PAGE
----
The Community Foundation Atlas is now live!
As part of its contribution to the 100th anniversary of the community foundation movement in the United States, and with the generous support of the Charles Stewart Mott Foundation, the Cleveland Foundation, in collaboration with the GFCF, the Worldwide Initiatives for Grantmaker Support (WINGS) and the Foundation Center have created a free, online Atlas — the first of its kind — that will detail the locations, resources, roles and measurable achievements of the world’s community foundations and community philanthropy organizations. As Atlas partners start to explore options for future development and expansion of the project, community foundations and community philanthropy organizations are encouraged to go online and edit, update or even add their profiles. By doing so, you will contribute to a global data set that updates every time new information is added.
1. How do I update our organization’s profile?
Go to the Atlas website, click on your profile and then on “Suggest an update.” After you have made the changes, save them. An email will then automatically be sent to the email address of the contact listed on the Atlas and to the Atlas moderators. The listed contact (or the moderators) can then approve those changes and they will go live.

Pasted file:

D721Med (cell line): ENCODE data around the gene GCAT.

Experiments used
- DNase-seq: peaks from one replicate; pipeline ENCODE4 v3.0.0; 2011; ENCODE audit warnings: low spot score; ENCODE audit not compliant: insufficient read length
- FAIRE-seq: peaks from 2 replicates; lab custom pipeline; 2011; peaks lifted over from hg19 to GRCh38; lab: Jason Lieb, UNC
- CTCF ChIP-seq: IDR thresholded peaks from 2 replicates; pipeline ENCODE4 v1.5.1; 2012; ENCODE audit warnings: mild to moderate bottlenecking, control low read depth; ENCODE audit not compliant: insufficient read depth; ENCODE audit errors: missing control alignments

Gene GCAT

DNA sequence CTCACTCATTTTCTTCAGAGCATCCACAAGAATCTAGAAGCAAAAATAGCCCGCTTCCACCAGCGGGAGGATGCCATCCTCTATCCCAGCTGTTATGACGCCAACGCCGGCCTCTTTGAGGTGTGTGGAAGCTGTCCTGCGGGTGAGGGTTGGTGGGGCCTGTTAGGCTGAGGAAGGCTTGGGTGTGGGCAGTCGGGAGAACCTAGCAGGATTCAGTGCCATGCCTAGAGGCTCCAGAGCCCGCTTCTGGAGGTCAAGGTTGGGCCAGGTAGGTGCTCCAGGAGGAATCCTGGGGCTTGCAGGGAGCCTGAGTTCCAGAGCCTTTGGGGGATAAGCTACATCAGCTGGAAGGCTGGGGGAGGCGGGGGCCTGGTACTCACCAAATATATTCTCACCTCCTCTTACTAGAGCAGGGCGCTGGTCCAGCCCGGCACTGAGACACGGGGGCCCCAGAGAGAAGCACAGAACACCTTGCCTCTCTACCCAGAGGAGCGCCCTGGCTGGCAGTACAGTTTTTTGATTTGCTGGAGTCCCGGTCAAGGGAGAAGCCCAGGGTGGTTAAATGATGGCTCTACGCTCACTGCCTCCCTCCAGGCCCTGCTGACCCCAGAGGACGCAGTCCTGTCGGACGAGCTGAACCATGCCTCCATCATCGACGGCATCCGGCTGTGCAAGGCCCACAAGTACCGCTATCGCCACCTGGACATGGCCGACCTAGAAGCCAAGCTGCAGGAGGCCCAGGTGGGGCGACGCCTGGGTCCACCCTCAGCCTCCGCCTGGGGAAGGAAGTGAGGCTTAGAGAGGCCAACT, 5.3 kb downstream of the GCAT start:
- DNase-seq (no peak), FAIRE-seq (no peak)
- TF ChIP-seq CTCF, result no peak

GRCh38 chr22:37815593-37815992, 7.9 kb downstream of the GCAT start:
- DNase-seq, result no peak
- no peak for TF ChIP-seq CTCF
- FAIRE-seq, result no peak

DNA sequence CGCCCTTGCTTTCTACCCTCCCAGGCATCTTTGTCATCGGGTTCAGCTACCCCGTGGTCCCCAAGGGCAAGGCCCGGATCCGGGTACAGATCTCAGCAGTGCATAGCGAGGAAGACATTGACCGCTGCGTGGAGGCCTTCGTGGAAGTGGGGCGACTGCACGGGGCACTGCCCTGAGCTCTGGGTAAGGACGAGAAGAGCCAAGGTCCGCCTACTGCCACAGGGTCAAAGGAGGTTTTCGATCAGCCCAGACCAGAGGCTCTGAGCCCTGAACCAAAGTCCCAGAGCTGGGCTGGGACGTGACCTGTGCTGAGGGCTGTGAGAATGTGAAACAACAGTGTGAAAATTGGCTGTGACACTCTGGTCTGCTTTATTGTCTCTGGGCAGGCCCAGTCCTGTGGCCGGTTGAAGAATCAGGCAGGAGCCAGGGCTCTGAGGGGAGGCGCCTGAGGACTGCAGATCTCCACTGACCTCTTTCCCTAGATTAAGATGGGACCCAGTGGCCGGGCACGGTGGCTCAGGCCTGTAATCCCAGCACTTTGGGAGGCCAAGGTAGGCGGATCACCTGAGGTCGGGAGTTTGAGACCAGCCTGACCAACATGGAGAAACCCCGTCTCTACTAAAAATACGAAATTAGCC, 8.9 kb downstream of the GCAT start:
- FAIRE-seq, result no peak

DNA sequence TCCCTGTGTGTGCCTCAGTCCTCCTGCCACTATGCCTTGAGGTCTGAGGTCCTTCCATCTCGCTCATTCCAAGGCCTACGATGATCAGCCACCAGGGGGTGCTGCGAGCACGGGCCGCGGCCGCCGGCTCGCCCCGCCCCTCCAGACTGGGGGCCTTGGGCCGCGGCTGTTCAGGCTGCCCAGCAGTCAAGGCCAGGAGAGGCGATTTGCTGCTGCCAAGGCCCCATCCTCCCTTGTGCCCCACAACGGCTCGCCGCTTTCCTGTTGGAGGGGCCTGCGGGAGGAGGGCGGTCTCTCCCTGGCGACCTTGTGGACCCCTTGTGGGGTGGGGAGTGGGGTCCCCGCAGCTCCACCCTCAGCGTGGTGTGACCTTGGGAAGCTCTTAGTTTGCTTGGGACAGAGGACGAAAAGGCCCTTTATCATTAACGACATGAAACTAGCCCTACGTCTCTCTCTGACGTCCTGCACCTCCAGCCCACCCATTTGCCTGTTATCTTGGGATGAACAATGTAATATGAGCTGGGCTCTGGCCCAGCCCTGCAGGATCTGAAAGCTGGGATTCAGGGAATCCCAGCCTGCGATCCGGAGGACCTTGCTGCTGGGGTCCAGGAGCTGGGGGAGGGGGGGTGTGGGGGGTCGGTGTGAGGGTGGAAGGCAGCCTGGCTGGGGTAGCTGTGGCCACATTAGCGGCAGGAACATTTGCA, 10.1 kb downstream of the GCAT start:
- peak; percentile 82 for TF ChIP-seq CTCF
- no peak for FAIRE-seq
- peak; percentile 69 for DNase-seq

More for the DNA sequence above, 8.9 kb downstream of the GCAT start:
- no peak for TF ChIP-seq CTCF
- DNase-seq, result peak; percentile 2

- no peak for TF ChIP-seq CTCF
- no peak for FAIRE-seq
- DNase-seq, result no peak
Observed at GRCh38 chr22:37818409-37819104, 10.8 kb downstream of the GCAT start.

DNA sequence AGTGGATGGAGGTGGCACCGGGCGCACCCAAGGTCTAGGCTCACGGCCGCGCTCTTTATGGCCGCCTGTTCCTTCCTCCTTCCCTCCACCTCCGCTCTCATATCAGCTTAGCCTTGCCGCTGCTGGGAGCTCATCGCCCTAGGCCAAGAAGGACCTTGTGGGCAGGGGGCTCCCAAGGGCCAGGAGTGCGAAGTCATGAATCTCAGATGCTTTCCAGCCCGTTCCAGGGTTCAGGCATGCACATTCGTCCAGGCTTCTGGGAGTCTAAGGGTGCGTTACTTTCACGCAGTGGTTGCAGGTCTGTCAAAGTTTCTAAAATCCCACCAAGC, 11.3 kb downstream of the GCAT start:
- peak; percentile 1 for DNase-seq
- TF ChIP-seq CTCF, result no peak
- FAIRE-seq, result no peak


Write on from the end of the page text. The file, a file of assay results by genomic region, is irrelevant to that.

2. Our contact person has changed. How do I update the contact email address?
Send an email to the Atlas moderators requesting that they change update the contact details. Once this has been done, you will be able to make any further changes yourself.
3. Our organization is not called a community foundation but we would see it very much as a community philanthropy organization. Can we be added to the Atlas?
The Atlas partners have sought to be as inclusive as possible, sensitive to the fact that not all local place-based philanthropies call themselves community foundations. The precise wording that was developed to deal with this question is as follows:
“Although we are aware that the nuances between the different names are important, for the sake of simplicity in this report we will refer to the population as “community foundations”, though we are aware that a minority would not use this terminology. At the same time, we are conscious that, in the past, the field has sometimes tied itself up in knots in a fruitless debate about what names to use and who is “in” or “out.” The premise for the current study was to reach out to relevant local placed based philanthropies using criteria of inclusion developed during a consultation by the Aga Khan Foundation (USA) and the Charles Stewart Mott Foundation. This relies on a definition by characteristics rather than a definition by essence.”
If you are still unsure about whether your organization would qualify, either email the Atlas moderators or try completing the survey and see whether the questions asked are relevant to your organization.